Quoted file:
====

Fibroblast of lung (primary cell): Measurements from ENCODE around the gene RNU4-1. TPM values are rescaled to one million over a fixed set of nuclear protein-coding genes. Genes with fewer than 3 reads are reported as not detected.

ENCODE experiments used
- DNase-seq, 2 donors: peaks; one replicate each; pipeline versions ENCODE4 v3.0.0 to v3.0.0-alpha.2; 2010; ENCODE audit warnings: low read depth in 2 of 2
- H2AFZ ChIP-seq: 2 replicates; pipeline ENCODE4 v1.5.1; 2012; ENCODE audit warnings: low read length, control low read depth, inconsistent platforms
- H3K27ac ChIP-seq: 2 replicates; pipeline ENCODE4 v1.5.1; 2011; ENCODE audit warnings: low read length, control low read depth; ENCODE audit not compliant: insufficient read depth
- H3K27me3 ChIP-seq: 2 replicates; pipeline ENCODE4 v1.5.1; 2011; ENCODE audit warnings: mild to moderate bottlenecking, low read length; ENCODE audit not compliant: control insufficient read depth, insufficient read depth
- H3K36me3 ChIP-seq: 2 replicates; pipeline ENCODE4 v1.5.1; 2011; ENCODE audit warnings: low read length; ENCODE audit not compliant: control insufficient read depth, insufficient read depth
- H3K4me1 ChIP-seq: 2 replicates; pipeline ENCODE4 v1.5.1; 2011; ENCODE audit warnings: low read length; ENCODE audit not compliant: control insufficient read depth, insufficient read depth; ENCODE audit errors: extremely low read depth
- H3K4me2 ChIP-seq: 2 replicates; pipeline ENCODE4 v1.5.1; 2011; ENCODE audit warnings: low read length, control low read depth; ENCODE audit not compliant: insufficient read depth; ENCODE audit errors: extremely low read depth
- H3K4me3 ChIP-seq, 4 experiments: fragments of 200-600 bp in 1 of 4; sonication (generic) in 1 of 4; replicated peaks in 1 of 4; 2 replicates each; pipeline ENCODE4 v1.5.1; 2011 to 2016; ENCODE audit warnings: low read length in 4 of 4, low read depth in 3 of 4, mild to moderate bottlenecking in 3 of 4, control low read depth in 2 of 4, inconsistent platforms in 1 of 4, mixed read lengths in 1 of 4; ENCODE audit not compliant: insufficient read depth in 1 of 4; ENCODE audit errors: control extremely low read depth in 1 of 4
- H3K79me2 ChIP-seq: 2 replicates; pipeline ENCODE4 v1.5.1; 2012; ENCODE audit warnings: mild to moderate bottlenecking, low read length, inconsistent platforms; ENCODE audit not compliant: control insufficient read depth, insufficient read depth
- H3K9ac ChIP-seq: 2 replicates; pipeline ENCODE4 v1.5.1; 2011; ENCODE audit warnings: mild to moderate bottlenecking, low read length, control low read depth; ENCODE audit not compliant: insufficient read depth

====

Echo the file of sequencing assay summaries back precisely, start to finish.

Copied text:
Fibroblast of lung (primary cell): Measurements from ENCODE around the gene RNU4-1. TPM values are rescaled to one million over a fixed set of nuclear protein-coding genes. Genes with fewer than 3 reads are reported as not detected.

ENCODE experiments used
- DNase-seq, 2 donors: peaks; one replicate each; pipeline versions ENCODE4 v3.0.0 to v3.0.0-alpha.2; 2010; ENCODE audit warnings: low read depth in 2 of 2
- H2AFZ ChIP-seq: 2 replicates; pipeline ENCODE4 v1.5.1; 2012; ENCODE audit warnings: low read length, control low read depth, inconsistent platforms
- H3K27ac ChIP-seq: 2 replicates; pipeline ENCODE4 v1.5.1; 2011; ENCODE audit warnings: low read length, control low read depth; ENCODE audit not compliant: insufficient read depth
- H3K27me3 ChIP-seq: 2 replicates; pipeline ENCODE4 v1.5.1; 2011; ENCODE audit warnings: mild to moderate bottlenecking, low read length; ENCODE audit not compliant: control insufficient read depth, insufficient read depth
- H3K36me3 ChIP-seq: 2 replicates; pipeline ENCODE4 v1.5.1; 2011; ENCODE audit warnings: low read length; ENCODE audit not compliant: control insufficient read depth, insufficient read depth
- H3K4me1 ChIP-seq: 2 replicates; pipeline ENCODE4 v1.5.1; 2011; ENCODE audit warnings: low read length; ENCODE audit not compliant: control insufficient read depth, insufficient read depth; ENCODE audit errors: extremely low read depth
- H3K4me2 ChIP-seq: 2 replicates; pipeline ENCODE4 v1.5.1; 2011; ENCODE audit warnings: low read length, control low read depth; ENCODE audit not compliant: insufficient read depth; ENCODE audit errors: extremely low read depth
- H3K4me3 ChIP-seq, 4 experiments: fragments of 200-600 bp in 1 of 4; sonication (generic) in 1 of 4; replicated peaks in 1 of 4; 2 replicates each; pipeline ENCODE4 v1.5.1; 2011 to 2016; ENCODE audit warnings: low read length in 4 of 4, low read depth in 3 of 4, mild to moderate bottlenecking in 3 of 4, control low read depth in 2 of 4, inconsistent platforms in 1 of 4, mixed read lengths in 1 of 4; ENCODE audit not compliant: insufficient read depth in 1 of 4; ENCODE audit errors: control extremely low read depth in 1 of 4
- H3K79me2 ChIP-seq: 2 replicates; pipeline ENCODE4 v1.5.1; 2012; ENCODE audit warnings: mild to moderate bottlenecking, low read length, inconsistent platforms; ENCODE audit not compliant: control insufficient read depth, insufficient read depth
- H3K9ac ChIP-seq: 2 replicates; pipeline ENCODE4 v1.5.1; 2011; ENCODE audit warnings: mild to moderate bottlenecking, low read length, control low read depth; ENCODE audit not compliant: insufficient read depth